Among the 40 percent of all food thrown out is this statistic: America’s school lunch programs waste $5 million in food every day. FERN’s latest story, published with Grist, focuses on Nancy Deming of the Oakland Unified School District, a leader in the movement to cut school food waste and redirect the food to students and people in need. Here’s the main take-aways:
Report finds companies faring well, governments less so, in meeting food waste targets
Private companies are stepping up to tackle food waste, a new report finds, but governments lag behind in the race to meet a United Nations goal of cutting wasted food in half by 2030. The report was compiled by a coalition of executives and leaders of private companies, non-profits, and government agencies, called Champions 12.3, that work to reduce food waste internationally.
WWF finds enormous rate of food waste in produce
In a study on food waste in the United States, the World Wildlife Fund found that on a specific set of farms in four states, 40 percent of tomatoes, 39 percent of peaches, 56 percent of romaine lettuce, and 2 percent of processing potatoes were left in the field rather than harvested.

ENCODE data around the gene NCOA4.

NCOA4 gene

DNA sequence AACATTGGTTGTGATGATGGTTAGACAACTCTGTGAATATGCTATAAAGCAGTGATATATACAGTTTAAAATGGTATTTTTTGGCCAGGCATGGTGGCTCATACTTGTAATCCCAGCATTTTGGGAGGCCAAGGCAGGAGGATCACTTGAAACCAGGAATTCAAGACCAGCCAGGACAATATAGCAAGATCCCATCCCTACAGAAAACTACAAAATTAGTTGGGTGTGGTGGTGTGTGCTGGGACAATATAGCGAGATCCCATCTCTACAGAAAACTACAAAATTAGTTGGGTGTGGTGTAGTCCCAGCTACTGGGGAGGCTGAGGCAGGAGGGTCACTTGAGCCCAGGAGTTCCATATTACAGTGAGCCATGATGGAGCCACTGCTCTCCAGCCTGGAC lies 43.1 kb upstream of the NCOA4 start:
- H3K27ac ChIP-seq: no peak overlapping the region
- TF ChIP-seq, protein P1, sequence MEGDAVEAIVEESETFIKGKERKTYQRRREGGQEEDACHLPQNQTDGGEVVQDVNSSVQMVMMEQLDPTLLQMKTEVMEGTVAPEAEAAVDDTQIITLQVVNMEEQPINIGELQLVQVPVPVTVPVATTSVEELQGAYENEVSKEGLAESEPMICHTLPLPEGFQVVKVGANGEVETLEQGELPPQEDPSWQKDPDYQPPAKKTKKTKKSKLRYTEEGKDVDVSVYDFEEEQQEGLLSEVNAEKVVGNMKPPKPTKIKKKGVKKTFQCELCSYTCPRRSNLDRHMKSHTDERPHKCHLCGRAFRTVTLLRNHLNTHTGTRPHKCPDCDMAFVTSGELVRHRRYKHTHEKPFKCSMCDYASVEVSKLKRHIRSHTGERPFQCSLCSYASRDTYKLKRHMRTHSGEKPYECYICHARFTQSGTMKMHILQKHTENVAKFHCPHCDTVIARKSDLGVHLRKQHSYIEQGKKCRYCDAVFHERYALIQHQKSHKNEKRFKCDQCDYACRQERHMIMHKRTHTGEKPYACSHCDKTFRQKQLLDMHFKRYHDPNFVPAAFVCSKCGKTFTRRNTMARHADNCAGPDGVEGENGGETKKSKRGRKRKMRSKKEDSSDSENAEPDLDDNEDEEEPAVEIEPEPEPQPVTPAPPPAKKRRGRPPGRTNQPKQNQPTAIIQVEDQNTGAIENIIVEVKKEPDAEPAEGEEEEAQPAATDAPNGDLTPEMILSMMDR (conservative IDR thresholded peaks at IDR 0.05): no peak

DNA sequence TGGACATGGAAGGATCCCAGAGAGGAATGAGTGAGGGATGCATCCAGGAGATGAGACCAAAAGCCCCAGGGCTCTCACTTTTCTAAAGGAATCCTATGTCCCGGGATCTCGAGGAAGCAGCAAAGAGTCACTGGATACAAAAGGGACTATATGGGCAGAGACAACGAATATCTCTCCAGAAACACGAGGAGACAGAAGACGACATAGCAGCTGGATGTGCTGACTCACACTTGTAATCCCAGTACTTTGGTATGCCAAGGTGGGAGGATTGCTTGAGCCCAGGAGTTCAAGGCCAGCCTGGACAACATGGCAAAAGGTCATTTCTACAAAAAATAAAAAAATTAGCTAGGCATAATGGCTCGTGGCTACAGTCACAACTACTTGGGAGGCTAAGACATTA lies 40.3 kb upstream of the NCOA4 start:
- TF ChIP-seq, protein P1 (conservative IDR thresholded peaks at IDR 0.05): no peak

France is tops, U.S. is No. 21, in food sustainability rankings
Top place in the 2017 Food Sustainability Index goes to a repeat winner, France, followed by Japan, Germany, Spain, and Sweden, says the Economist Intelligence Unit.
Tucson gleaning group offers refugees healing through food waste
In Tucson, the Iskashitaa Refugee Network is helping refugees heal from trauma by gleaning fruit from backyards across the city. “Iskashitaa — which means 'working cooperatively together' in Somali Bantu, the ethnicity of many early volunteers — provides more than just healthy food,” writes Jonathan Bloom in FERN’s latest story, published with NPR’s The Salt.